Severity: Critical Alert
Transportation: Officials in Michigan, US, extend orders requiring residents to remain at home through at least June 12. Some business restrictions lifted.
The locations affected by this alert are:
- Detroit, Michigan
- Lansing, Michigan
- Kalamazoo, Michigan
- Grand Rapids, Michigan
- Flint, Michigan
- Marquette, Michigan
- Pontiac, Michigan
- Traverse City, Michigan
- Muskegon, Michigan
- Saginaw, Michigan
- Pellston, Michigan
- Escanaba, Michigan
- Ann Arbor, Michigan
- Portland, Michigan
This alert began 27 May 2020 12:45 GMT and is scheduled to expire 12 Jun 2020 23:59 GMT.
- Incident: COVID-19 restrictions
- Location(s): Michigan (map)
- Time Frame: Indefinite
- Impact: Significant business and transport disruptions; heightened security
Michigan Governor Gretchen Whitmer issued an order to extend requirements for residents to remain at home except to perform essential tasks through at least June 12, as part of the state's efforts to curb the spread of coronavirus disease (COVID-19). The stay-at-home order stipulates that residents may only leave their homes to obtain basic goods, attend to a medical issue, care for a person in need, or go to work at a business or service allowed to operate. Residents may also engage in outdoor recreational activities, provided they comply with social distancing guidelines.
Authorities had previously eased some of the restrictions imposed on businesses, as part of their economic recovery plan. Since May 22, officials have allowed additional businesses to operate in two regions of the state, encompassing the following counties: Alger, Alpena, Antrim, Baraga, Benzie, Charlevoix, Cheboygan, Chippewa, Crawford, Delta, Dickinson, Gogebic, Grand Traverse, Emmet, Houghton, Iron, Kalkaska, Keweenaw, Leelanau, Luce, Mackinac, Manistee, Marquette, Menominee, Montmorency, Missaukee, Ontonagon, Otsego, Presque Isle, Roscommon, Schoolcraft, and Wexford.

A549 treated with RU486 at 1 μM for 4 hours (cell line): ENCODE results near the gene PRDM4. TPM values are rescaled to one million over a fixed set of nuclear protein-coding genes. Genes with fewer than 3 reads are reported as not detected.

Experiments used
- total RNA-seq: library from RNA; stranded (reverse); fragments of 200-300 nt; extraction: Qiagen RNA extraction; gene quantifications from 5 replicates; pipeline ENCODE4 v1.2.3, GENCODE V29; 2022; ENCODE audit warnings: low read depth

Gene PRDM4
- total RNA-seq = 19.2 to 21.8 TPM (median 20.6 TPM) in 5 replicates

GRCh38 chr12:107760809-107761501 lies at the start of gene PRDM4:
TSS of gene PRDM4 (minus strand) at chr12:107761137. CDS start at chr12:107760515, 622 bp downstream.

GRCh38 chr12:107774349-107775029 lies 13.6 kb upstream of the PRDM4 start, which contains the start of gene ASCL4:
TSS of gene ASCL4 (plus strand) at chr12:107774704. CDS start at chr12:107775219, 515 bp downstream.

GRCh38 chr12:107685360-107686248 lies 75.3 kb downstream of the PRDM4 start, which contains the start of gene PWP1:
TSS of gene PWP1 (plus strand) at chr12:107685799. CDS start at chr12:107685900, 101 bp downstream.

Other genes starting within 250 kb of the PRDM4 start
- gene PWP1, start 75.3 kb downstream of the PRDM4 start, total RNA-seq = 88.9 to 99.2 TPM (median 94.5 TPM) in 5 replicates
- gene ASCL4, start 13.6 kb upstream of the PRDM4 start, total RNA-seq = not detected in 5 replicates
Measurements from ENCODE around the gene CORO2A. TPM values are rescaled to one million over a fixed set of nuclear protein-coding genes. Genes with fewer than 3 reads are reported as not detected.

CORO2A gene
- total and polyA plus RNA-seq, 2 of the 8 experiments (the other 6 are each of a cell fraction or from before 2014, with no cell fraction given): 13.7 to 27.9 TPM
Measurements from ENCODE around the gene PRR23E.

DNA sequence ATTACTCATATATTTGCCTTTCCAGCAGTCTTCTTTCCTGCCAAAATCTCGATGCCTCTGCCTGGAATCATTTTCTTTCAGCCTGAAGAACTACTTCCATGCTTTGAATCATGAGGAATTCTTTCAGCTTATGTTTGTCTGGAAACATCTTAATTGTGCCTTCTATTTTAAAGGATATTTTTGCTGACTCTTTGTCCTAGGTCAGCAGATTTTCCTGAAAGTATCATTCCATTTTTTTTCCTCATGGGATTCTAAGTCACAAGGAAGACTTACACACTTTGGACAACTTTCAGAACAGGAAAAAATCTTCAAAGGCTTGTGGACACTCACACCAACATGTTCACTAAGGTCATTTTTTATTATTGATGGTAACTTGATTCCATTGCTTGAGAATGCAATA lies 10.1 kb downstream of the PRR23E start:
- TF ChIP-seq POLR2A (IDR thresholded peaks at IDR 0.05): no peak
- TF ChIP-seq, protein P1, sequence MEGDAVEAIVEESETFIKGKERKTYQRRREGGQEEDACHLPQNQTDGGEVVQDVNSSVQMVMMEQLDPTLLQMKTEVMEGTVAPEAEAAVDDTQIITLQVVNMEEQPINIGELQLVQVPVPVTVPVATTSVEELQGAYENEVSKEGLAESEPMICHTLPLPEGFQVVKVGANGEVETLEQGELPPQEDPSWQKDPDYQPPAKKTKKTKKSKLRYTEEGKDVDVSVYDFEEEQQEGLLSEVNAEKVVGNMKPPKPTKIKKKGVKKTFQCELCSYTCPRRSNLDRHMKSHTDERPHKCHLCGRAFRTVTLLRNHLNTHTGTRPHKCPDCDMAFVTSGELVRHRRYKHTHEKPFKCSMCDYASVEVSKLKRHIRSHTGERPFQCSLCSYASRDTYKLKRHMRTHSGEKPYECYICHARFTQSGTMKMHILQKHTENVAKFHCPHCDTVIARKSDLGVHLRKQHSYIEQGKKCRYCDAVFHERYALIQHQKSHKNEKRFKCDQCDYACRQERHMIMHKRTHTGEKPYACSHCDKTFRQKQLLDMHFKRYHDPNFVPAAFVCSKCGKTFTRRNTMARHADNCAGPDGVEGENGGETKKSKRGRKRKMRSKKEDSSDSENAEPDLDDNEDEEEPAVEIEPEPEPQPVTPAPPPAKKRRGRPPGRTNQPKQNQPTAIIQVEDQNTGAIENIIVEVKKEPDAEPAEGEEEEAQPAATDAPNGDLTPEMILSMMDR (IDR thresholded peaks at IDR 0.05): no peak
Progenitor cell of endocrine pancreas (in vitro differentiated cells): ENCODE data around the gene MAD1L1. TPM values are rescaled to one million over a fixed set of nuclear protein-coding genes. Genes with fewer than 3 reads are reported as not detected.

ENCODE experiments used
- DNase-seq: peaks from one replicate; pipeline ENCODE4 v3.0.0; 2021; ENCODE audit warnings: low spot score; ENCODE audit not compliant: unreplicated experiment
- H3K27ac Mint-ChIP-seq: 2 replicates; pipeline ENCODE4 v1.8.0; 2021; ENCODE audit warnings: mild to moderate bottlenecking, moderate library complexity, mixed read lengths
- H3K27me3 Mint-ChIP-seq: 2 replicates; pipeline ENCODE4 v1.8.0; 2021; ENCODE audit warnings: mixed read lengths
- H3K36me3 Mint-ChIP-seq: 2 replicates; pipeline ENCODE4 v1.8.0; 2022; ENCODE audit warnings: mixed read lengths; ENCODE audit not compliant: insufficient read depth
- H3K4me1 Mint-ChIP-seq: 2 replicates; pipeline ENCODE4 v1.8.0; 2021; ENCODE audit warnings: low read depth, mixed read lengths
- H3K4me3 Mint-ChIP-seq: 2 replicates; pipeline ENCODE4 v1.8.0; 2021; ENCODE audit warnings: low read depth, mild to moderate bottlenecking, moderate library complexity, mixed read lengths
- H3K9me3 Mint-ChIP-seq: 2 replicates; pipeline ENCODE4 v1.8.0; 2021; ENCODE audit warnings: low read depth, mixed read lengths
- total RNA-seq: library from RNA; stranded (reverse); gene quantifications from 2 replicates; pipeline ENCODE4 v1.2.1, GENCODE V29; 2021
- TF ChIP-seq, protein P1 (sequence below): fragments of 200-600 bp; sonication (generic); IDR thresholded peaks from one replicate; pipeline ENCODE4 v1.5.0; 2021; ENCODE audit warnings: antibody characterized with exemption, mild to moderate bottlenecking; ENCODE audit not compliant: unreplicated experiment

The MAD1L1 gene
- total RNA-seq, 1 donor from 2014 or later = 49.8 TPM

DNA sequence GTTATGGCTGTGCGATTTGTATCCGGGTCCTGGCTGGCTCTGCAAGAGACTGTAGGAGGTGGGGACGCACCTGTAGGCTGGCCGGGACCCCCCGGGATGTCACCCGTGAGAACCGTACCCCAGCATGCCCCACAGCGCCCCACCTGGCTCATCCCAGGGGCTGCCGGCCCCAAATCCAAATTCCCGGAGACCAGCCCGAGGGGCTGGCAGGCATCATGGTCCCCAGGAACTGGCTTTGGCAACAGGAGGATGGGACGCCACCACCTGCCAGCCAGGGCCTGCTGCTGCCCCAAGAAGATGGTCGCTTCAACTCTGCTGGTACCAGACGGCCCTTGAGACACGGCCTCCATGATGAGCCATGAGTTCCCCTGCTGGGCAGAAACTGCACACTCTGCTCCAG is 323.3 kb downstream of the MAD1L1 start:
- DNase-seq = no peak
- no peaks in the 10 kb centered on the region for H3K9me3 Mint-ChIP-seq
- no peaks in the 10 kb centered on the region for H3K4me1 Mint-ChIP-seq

The businesses allowed to reopen in these areas are:
- Dine-in services at restaurants and bars, limited to 50 percent capacity.
- Retail stores, limited to 25 percent capacity at stores 4,600 square meters (50,000 square feet) and a maximum of four people per 93 meters (1,000 square feet).
- Offices where work cannot be performed remotely.
Since May 26, authorities will allow auto dealerships and retail stores to reopen statewide, but only to offer services by appointment. Retail stores must not allow more than ten customers within their premises at the same time. Non-urgent medical, dental, and veterinarian procedures can resume statewide May 29.
Authorities had previously allowed manufacturing companies, including auto manufacturers, to reopen their facilities and construction and real estate companies to return to work. Employers must restrict the number of workers to the absolute minimum necessary; they must also comply with specific social distancing and personal protective equipment (PPE) mandates, along with enhanced sanitation and health screening procedures, among other things. Other nonessential businesses can continue operating only if their employees work from home.
Essential businesses, including those related to food and medical equipment, essential government services, security, transport, and energy, are allowed to continue operating. Officials have canceled in-person lessons at schools for the rest of the academic year. Residents must wear protective masks whenever they enter enclosed public spaces. Gatherings of up to 10 people are allowed.
Significant transport and business disruptions will almost certainly continue. Security personnel will likely remain deployed to assist in enforcing the measures. Officials could amend the order on short notice, depending on the disease activity in the coming weeks.
Background and Analysis
The relaxation of some measures will likely accelerate in the coming weeks; however, restrictions may be reimposed or extended further should the number of COVID-19 cases increase. COVID-19 is a viral respiratory disease caused by infection with the SARS-CoV-2 virus (previously known as 2019-nCoV). Symptoms occur 1-14 days following exposure (average of 3-7 days). These symptoms include fever, fatigue, cough, difficulty breathing, sometimes worsening to pneumonia and kidney failure - especially in those with underlying medical conditions. On March 11, the World Health Organization (WHO) declared the ongoing COVID-19 outbreak a pandemic.
Strictly heed the instructions of authorities. Avoid all nonessential operations in the areas impacted by the measures. Confirm appointments. Remain courteous and cooperative if approached and questioned by law enforcement officers.
Emphasize basic health precautions, especially frequent handwashing with soap and water, or an alcohol-based hand sanitizer if soap and water are unavailable. Practice good coughing/sneezing etiquette (i.e., covering coughs and sneezes with a disposable tissue, maintaining distance from others, and washing hands). There is no evidence that the influenza vaccine, antibiotics, or antiviral medications will prevent this disease, highlighting the importance of diligent basic health precautions.